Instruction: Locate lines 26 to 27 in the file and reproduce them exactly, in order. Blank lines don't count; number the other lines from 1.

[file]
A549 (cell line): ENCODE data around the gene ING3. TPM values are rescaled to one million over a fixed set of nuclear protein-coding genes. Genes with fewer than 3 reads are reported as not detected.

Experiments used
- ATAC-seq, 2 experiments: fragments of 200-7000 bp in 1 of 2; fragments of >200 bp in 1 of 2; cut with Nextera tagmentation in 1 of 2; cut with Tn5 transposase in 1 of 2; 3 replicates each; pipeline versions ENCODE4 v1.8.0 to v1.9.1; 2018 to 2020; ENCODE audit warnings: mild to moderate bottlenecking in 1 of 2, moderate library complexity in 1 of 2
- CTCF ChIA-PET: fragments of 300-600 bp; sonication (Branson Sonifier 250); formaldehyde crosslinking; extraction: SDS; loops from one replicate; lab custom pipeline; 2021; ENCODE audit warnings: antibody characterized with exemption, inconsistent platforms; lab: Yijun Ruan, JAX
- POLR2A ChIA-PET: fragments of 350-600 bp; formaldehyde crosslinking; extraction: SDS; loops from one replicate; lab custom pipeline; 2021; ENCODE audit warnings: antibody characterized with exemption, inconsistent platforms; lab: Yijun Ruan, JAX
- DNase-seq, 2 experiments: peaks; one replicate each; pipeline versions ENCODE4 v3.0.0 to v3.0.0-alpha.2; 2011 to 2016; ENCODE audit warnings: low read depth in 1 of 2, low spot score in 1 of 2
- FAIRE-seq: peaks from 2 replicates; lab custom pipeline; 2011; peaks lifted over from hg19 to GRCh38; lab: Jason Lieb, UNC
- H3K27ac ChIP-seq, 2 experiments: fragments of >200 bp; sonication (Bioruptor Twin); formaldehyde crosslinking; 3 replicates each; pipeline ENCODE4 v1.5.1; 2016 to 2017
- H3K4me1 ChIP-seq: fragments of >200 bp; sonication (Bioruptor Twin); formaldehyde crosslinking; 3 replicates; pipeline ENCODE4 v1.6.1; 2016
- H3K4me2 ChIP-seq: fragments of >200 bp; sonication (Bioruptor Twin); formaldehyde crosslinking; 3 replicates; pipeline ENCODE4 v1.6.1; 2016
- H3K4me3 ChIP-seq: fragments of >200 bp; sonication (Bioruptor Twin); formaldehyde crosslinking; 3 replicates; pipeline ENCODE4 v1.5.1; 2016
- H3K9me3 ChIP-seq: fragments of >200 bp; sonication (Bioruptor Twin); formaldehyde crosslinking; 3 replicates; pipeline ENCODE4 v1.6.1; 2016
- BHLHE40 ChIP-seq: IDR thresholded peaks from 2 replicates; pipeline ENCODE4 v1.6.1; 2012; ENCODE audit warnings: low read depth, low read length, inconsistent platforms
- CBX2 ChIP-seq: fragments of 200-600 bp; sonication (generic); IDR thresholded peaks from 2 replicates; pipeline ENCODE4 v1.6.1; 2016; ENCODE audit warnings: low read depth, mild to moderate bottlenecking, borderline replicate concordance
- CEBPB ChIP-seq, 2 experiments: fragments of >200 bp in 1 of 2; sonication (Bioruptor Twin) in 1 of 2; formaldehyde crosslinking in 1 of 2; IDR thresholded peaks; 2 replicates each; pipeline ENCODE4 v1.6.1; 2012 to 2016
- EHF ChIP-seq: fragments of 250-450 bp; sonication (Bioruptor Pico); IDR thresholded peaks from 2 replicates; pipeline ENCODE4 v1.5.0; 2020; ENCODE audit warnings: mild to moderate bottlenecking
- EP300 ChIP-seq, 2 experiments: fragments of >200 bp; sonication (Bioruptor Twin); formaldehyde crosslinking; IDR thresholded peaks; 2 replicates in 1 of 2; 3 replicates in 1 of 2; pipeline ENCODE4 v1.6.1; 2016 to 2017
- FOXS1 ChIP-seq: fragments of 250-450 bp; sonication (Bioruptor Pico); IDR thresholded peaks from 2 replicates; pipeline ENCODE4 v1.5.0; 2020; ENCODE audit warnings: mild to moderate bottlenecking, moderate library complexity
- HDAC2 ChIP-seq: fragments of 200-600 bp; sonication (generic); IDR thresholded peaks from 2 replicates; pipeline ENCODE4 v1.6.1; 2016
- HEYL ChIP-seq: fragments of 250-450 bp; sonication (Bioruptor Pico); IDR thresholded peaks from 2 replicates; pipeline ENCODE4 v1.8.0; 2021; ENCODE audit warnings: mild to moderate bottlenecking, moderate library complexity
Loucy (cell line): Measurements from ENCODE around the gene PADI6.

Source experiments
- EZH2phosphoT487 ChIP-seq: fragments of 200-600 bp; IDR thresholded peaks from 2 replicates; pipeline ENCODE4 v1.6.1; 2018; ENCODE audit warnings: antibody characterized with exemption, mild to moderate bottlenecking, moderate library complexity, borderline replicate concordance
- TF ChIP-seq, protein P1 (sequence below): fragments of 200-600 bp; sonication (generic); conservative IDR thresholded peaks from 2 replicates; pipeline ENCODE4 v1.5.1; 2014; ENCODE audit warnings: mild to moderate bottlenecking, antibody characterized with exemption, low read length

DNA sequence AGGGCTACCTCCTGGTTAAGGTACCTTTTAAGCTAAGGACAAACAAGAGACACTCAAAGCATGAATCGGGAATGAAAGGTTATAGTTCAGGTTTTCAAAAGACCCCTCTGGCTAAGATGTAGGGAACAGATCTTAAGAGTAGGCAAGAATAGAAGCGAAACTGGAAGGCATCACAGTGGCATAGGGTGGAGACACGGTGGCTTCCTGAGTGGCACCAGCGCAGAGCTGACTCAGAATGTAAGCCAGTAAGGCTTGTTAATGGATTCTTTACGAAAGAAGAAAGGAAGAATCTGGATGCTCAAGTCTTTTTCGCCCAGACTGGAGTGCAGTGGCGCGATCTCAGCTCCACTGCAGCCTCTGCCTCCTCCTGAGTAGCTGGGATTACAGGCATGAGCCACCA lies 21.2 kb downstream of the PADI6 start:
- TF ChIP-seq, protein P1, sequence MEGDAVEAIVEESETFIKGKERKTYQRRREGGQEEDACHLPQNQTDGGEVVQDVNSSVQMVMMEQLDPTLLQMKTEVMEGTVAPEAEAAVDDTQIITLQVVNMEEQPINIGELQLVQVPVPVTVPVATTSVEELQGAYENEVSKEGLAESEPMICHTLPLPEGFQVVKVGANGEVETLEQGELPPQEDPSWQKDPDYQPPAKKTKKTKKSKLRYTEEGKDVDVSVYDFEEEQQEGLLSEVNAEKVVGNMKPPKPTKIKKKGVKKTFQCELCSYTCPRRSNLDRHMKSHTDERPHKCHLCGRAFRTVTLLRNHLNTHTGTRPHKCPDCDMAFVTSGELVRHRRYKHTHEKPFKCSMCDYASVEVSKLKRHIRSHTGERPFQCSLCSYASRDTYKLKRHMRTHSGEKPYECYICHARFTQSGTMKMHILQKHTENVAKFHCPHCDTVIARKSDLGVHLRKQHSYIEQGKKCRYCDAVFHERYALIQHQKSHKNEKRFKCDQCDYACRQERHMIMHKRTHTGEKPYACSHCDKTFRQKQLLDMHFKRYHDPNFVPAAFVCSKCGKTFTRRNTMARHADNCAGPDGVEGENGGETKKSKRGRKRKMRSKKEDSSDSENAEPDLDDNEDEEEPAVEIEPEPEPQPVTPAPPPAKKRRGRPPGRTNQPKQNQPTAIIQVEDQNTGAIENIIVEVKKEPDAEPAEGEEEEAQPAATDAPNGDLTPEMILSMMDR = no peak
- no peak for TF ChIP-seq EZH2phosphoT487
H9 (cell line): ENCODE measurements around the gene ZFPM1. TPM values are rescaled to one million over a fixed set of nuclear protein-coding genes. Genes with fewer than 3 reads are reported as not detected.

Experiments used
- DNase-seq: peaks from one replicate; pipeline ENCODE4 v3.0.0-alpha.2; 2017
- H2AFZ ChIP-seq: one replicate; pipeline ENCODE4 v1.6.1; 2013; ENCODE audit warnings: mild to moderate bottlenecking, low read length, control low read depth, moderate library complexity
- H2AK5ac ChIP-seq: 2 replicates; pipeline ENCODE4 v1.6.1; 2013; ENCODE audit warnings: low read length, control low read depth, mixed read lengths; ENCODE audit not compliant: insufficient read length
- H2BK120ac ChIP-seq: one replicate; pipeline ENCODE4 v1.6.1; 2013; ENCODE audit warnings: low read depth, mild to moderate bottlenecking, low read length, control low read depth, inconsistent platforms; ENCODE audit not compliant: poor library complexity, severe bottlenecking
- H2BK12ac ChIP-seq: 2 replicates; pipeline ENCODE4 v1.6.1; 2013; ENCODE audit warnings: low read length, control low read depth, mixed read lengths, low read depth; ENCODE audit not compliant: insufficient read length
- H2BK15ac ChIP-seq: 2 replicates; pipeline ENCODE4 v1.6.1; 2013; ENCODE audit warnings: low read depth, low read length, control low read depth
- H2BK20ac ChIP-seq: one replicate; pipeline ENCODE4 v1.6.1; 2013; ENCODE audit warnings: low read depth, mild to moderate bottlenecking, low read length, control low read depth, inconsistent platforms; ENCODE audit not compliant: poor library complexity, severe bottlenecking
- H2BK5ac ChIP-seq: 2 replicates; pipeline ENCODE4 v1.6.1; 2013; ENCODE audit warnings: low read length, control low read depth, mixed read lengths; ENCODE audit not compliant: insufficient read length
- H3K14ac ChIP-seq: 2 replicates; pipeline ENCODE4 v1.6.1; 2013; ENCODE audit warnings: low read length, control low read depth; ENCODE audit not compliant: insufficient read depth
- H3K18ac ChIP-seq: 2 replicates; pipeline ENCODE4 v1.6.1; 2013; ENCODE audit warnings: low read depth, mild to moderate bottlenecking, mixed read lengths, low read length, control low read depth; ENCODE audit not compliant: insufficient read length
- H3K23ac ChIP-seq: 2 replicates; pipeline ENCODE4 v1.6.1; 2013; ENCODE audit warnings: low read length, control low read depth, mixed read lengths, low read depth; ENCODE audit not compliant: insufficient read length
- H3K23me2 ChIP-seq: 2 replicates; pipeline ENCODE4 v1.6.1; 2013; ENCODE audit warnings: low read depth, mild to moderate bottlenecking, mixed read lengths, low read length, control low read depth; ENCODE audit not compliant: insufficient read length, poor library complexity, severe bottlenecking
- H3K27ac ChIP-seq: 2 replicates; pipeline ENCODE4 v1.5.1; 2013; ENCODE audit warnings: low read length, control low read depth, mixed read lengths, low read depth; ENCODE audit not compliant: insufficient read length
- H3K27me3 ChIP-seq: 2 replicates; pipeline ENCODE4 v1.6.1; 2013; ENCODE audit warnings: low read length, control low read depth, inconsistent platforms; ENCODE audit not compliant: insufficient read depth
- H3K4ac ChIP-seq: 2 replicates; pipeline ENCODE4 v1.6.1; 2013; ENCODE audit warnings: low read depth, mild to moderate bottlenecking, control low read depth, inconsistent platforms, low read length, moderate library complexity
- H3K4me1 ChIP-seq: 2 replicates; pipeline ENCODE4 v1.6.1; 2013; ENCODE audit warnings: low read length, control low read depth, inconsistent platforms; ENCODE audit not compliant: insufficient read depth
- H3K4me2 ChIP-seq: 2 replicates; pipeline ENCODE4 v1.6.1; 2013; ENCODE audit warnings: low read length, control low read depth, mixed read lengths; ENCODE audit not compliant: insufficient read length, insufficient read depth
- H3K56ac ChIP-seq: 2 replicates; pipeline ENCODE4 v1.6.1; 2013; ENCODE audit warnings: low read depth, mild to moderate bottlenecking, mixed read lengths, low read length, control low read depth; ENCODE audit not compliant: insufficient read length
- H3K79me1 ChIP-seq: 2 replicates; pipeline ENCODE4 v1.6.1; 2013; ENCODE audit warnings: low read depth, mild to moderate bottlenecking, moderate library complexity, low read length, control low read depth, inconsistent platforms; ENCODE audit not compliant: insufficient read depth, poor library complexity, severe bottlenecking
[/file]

- TF ChIP-seq, protein P1, sequence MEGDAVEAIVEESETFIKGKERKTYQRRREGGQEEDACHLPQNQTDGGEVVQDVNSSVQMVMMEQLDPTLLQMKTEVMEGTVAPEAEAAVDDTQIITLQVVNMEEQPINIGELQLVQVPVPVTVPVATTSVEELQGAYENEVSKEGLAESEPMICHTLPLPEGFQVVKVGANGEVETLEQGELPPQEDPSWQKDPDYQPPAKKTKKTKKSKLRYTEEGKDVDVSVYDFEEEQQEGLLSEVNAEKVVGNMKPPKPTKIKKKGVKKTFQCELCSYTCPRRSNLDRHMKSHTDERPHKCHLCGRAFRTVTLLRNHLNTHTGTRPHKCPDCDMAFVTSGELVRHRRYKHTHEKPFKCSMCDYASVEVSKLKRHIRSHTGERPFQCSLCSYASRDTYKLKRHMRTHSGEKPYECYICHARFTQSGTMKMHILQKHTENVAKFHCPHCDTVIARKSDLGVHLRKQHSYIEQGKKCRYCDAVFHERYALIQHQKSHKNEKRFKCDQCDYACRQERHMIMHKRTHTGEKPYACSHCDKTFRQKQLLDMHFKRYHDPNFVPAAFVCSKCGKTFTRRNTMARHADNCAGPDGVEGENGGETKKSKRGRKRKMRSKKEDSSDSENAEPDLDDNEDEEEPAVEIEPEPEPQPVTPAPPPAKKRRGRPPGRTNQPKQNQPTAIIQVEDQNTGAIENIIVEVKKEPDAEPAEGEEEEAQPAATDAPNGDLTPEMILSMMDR = no peak
- no peak for TF ChIP-seq EZH2phosphoT487